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Geographical notes upon Russian America and the Stickeen River, being a report addressed to the Hon.… United States. Department of State; Blake, William P. (William Phipps), 1826-1910 1868

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1868.  40th Congress, »    HOUSE OF REPRESENTATIVES.
2d Session.      )
| Ex. Doc. 177,
(       Part 2.
A  resolution of the House of Vbth December last, calling for information
relative to Russian America.
April 21, 1868.—Referred to the Committee on Foreign Affairs and ordered to be printed.
To the House of Represe?itatives:
In further reply to tbe Resolution adopted by the House of Representatives
on the 19th of December, 1867, calling for correspondence and information in
relation to Russian America, I transmit a report from the Secretary of State and
±he papers which accompanied it.
Washington, April 2, 1868..
Department of State,
Washington, April 2, 1868.
The Secretary of State, referring to his report of the 17th of February
last, placing before the President a copy of the correspondence called for by the
resolution of the House of Representatives of the 19th of December, 1867, in
Telation to Russian America, has the honor to lay before the President, as supplemental to that report, the accompanying notes upon that subject, and a map
of the Stickeen river, by Professor W. P. Blake, of California.
Respectfully submitted:
The President.
Washington, March, 1868.
Sir : At the expiration of my engagement with the Tycoon's government in
■Japan, I received permission from the commodore of his imperial Russian
Majesty's squadron, in the north Pacific, to accompany Commander Bassarguine,
of the corvette Rynda, to Russian America.
We left Hakodadi on the 22d of April, 1863, and were 22 days under sail
crossing to Sitka, arriving there on the 14th day of May. 2 RUSSIAN  AMERICA,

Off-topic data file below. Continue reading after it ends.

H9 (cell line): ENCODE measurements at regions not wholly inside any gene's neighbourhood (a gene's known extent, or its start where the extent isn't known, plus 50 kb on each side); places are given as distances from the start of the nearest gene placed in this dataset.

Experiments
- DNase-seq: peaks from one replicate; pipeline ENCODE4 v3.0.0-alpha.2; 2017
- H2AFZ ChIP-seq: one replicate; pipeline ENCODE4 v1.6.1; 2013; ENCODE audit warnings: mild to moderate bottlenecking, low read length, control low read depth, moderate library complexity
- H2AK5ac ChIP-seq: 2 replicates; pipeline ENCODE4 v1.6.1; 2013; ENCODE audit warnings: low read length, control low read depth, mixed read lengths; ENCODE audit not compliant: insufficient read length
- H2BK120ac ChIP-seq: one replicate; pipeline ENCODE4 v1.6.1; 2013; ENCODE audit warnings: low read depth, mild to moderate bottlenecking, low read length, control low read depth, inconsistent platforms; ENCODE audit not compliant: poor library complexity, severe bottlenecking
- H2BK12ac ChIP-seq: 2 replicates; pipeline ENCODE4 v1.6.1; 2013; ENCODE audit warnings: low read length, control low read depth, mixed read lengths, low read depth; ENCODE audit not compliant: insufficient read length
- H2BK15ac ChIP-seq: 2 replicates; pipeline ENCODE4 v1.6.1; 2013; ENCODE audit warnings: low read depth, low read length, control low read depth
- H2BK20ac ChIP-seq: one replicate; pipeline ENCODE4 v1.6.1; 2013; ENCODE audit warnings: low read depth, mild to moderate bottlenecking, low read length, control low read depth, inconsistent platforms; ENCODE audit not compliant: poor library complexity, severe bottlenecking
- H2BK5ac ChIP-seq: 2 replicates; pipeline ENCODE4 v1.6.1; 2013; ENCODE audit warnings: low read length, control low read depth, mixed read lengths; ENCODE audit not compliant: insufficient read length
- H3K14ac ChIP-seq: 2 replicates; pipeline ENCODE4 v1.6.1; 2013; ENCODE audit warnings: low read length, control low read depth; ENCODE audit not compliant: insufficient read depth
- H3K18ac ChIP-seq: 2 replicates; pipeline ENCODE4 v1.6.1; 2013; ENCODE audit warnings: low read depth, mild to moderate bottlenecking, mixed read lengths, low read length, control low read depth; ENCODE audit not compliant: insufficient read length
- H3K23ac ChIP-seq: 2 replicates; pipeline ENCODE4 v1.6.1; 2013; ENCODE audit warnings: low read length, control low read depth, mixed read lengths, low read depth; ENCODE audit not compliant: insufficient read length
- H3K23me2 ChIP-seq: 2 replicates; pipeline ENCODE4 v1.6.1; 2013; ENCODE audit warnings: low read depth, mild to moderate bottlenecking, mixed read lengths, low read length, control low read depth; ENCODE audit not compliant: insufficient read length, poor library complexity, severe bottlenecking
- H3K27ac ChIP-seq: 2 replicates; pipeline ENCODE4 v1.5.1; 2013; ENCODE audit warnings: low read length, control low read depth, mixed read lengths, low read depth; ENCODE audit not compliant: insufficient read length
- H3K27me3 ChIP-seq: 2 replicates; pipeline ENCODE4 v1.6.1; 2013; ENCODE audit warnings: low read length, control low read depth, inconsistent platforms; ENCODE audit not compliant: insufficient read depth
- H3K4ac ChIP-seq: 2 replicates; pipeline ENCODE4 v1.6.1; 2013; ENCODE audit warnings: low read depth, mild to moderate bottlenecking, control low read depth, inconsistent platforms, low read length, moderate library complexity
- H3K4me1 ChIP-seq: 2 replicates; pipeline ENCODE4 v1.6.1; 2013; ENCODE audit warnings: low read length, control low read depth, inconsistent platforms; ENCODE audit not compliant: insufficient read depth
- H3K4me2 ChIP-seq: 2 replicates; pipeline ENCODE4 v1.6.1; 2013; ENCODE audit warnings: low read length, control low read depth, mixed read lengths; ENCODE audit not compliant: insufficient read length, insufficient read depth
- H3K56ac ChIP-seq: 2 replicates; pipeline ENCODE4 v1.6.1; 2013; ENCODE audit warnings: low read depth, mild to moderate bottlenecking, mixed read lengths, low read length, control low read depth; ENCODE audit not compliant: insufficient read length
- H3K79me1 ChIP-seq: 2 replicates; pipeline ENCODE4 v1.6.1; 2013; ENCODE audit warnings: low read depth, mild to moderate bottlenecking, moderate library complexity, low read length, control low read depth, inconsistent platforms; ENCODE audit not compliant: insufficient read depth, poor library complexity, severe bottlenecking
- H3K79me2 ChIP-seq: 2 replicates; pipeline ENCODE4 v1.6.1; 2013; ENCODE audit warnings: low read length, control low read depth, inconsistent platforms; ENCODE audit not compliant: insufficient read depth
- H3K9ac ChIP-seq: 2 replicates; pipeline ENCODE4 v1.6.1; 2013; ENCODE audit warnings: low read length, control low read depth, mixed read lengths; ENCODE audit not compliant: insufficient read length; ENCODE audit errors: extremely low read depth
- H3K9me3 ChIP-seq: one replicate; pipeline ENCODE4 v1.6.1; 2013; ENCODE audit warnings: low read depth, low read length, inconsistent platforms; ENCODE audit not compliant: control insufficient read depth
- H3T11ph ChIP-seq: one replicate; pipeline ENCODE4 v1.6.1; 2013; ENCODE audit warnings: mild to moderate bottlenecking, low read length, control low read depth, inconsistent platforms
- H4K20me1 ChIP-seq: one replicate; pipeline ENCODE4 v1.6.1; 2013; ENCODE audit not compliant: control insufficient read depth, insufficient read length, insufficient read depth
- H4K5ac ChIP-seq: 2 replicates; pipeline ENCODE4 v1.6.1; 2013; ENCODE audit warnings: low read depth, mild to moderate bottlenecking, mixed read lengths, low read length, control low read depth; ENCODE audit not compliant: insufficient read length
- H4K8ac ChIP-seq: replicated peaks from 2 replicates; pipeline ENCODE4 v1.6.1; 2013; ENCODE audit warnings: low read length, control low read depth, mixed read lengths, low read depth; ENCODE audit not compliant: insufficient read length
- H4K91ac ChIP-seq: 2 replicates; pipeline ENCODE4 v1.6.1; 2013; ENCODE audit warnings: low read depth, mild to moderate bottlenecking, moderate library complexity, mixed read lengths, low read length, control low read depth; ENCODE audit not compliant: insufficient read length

During my stay there I received much attention from the governor and other
officials, and gathered some general and special information upon the nature and
resources of the country, which I have embodied in the following pages.
From Sitka the corvette sailed to the mouth of the Stickeen river, and a survey of the lower portion of this stream was made by the Russian officers.
Three parties were fitted out: one to make soundings and a map of the estuary;
one to survey and sound the channel for some 30 miles up, (probably to the
supposed boundary;) and a third party to ascend the river as far as possible in
the two weeks allowed for explorations.
As this river had not been ascended by any exploring party, and the nature
of the country along it, and even the course of the river was unknown to geographers, I accepted an invitation to join the expedition.   The results of my
observations, together with my journal and a sketch-map of the stream, are
I have the honor to be, very respectfully, your obedient servant,
Hon. William H. Seward,
Secretary of State, Washington.
On approaching the northwest coast of America from the Pacific the mountain chains of the interior are seen to be lofty and Alpine in character. The
ridges are sharply serrated and rise into needle-like pinnacles, giving an outline
against the skv that contrasts strongly with the gently-sloping sides of the trun-
cated cone of Edgecombe, a fine, extinct volcano which marks the entrance to
the harbor of Sitka. This mountain and the ranges along the coast are densely
wooded with pines, firs, and spruce, but the upper portions or summits are without vegetation, being shrouded in snow. This* often appears to be in immense
drifts and overhanging masses upon the crests of the range. In the winter and
as late as May this snow stretches far down the sides of Edgecombe and buries
the upper portions of the forest from sight, or leaves only the tops of the tall
spruces protruding from the snow, like little shrubs.
Some of the principal valleys of the mountain range of the mainland are
filled with magnificent glaciers, rivalling those of the Alps. No glaciers are
found upon the coast at Sitka, or south of it, for under the influence of the warm
currents of the Pacific the climate is comparatively mild, while a short distance
in the interior, beyond the influence of the warm currents, the climate is more
severe, and the winters and summers are strongly marked.
The topography of the interior opposite Sitka has been almost unknown.
The Stickeen river, for example, (known also as the Frances river,) is usually
represented as running nearly east and west, and as heading far to the south of
its mouth. This is erroneous; it rises to the northward and eastward of its
mouth, and its general course is northwest and southeast, or parallel with the